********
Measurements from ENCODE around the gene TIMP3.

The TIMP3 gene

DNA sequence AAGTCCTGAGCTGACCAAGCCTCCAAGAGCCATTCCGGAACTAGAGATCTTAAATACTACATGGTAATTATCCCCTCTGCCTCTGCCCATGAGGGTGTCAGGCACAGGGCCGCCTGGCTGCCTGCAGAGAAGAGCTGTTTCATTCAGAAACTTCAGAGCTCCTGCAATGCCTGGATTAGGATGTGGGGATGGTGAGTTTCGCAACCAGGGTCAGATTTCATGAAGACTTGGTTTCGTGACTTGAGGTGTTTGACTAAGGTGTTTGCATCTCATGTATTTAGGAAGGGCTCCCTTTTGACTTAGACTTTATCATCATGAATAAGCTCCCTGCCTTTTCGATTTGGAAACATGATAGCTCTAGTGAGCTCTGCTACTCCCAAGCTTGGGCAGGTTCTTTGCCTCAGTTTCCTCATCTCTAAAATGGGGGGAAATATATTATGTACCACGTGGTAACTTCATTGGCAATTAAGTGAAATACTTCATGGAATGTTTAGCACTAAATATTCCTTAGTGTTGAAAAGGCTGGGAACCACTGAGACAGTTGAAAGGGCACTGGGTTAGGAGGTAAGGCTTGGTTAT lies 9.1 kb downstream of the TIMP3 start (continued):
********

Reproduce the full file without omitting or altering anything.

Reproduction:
Measurements from ENCODE around the gene TIMP3.

The TIMP3 gene

DNA sequence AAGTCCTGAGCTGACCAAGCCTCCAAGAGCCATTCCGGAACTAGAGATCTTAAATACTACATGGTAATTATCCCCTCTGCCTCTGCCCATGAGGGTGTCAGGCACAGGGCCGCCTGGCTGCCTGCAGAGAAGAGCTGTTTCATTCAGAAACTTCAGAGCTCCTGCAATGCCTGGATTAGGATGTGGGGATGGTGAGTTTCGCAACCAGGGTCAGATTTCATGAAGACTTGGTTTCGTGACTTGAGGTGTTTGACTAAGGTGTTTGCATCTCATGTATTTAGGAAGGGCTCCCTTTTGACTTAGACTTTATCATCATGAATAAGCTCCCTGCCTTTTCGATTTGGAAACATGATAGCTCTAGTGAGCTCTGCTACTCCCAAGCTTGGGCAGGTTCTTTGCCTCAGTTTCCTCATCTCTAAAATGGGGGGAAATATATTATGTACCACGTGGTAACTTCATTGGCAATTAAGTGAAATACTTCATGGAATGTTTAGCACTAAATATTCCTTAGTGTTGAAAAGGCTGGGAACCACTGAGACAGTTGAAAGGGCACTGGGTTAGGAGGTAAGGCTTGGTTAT lies 9.1 kb downstream of the TIMP3 start (continued):